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Spiral stair construction jigs.

Baluster notching Using this jig to make the baluster notches is about as accurate as I can do. The bridges are spaced using the width of your router base added to the thickness of your treads. Do a test or two before routing all your notches. The baluster slips under the two bridges until getting to the first mark, it's routed, then the baluster is removed and flipped over and slid in to the second mark. The marks are your rise apart. Be sure to use a clamp of some sort to hold the baluster firmly, it'll want to move around during routing.
Beveling wood Here I've fastened a couple of pipes to my router so I can slide it along the ramped edges of this jig. Along the back edge I've used a bridge to hold the wood down. The bridge isn't tight down on the board as that tended to lift the end I wanted to route. I used a piece of plywood under the free end of the board to pivot the board under the bridge for stopping movement. This jig was used for building solid stringer material, not for most of the spiral stairs pictured here.
Router bit I've used wood for making the spacers between the treads several times and found this router bit very useful. You can see how they look by following this link. I placed the 12 wood slats face up and used tape to hold them in place for gluing. I then rolled the parts in to a tube and used hose clamps around them until they dried.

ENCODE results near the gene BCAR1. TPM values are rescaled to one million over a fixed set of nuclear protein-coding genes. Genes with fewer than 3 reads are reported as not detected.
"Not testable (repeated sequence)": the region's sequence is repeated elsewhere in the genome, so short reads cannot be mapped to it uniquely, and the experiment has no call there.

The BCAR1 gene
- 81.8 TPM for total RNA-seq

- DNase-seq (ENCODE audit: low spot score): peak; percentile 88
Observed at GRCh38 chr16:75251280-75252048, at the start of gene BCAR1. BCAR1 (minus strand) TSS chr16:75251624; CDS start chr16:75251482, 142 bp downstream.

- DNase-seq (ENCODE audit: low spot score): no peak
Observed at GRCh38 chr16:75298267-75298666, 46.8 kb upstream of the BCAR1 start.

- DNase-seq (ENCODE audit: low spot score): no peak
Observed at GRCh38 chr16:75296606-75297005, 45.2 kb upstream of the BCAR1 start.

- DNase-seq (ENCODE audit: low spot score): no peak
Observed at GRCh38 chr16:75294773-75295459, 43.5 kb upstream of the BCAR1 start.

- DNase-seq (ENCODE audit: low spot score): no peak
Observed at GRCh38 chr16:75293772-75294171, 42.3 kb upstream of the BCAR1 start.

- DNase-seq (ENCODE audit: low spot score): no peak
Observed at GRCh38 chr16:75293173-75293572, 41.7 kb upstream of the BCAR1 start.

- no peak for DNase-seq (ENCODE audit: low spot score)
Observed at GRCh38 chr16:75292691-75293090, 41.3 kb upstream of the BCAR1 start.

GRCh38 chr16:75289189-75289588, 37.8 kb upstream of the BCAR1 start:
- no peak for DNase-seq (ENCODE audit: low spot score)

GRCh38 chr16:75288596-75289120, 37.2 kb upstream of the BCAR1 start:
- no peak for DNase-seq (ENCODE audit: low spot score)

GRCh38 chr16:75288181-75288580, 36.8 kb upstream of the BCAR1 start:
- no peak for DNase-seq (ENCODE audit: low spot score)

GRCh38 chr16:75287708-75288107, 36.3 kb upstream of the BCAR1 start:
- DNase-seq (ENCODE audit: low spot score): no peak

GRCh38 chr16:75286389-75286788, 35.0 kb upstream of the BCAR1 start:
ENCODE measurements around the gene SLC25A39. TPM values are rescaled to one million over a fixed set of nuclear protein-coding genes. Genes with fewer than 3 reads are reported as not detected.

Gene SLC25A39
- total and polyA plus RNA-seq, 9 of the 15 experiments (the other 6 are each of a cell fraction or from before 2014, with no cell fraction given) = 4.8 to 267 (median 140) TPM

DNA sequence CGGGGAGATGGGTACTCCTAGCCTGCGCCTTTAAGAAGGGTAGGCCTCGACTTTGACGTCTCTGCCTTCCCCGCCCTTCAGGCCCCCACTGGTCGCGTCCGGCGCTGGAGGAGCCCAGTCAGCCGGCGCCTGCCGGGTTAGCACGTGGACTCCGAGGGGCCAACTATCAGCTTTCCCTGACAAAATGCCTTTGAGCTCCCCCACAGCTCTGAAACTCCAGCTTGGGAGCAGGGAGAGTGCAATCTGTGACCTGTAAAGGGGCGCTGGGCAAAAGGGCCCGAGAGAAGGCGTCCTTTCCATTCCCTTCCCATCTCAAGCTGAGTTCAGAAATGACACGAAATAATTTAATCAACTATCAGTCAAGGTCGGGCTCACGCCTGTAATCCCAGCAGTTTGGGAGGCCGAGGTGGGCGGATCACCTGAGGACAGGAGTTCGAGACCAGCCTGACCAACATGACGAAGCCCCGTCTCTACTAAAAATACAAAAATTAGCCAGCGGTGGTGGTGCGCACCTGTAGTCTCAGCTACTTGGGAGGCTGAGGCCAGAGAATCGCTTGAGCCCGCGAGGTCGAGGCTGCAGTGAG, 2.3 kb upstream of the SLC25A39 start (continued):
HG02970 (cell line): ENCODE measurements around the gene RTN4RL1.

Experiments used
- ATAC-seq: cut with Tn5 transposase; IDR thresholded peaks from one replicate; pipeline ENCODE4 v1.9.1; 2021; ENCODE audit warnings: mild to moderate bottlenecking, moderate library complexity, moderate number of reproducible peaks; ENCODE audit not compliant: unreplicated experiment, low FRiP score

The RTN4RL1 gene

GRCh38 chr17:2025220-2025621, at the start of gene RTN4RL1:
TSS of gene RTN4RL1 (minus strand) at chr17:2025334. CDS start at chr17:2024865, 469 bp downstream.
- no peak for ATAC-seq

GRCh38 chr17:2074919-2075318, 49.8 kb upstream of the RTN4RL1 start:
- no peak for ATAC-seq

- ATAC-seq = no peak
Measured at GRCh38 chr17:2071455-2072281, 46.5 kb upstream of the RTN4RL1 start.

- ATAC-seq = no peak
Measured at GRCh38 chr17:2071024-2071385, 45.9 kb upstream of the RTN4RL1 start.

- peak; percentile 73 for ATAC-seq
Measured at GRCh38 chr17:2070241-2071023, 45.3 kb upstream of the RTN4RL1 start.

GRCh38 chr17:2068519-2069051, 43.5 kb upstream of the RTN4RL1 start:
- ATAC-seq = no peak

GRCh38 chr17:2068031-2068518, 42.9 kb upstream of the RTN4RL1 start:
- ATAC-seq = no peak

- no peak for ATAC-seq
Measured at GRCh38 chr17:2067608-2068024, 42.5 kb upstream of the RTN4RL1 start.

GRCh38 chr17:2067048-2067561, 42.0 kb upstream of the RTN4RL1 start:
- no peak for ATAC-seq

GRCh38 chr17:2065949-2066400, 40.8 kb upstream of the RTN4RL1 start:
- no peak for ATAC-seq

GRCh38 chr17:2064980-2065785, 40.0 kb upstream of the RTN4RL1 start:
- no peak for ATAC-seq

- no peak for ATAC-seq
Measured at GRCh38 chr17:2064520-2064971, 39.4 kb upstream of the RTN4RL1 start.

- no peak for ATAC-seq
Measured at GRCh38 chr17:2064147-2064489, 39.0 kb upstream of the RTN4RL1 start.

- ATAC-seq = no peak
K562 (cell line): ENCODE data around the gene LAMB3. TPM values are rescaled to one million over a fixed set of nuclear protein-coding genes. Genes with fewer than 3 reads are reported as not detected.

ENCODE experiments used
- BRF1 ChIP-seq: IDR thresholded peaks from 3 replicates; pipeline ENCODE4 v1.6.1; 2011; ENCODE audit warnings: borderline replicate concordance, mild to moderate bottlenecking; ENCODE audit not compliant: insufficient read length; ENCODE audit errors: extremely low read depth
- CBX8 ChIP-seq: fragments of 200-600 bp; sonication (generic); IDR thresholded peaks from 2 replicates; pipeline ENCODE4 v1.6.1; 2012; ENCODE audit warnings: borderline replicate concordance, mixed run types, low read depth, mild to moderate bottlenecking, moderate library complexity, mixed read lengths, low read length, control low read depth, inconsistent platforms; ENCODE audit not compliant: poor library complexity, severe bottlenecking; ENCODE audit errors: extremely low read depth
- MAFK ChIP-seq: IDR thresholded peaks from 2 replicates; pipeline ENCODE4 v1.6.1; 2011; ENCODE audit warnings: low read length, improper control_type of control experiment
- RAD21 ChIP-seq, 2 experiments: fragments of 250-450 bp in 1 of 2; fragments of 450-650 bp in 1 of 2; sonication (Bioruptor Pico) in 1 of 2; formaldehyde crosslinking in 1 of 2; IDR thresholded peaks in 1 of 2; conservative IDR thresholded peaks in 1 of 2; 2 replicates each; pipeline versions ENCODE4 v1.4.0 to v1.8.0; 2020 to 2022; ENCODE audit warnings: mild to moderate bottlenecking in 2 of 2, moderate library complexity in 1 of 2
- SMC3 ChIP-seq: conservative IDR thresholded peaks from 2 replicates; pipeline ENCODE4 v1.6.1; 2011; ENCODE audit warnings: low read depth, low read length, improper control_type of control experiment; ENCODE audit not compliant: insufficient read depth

Wood tubes I didn't try to make tube stock longer than just a few feet as I was going to cut them later into short sections. You can find these bits at I use the 12 sided bit as these spirals usually have 12 treads to complete a full revolution. I'll have to mention that I couldn't get the bit to make the cut in a single pass, it's almost like the bit is made for thinner than 3/4 inch stock even though the bits have 1/2 inch shanks.
Table Saw I use the table saw to scarf joint the handrail slats. I've put slim sticks in the tables tracks then mounted a piece of plywood on them. I next attached a 1 by 3 or so to the plywood on the angle I wanted for the slats. With the addition of a little paste wax under the jig, it slides along very easily.
Band saw An easier way to radius the small ends of the treads.
Table Saw Much like the procedure for cutting the large radius on the tread ends. Somewhere along the line, I lost the name of the buider that sent me this idea.
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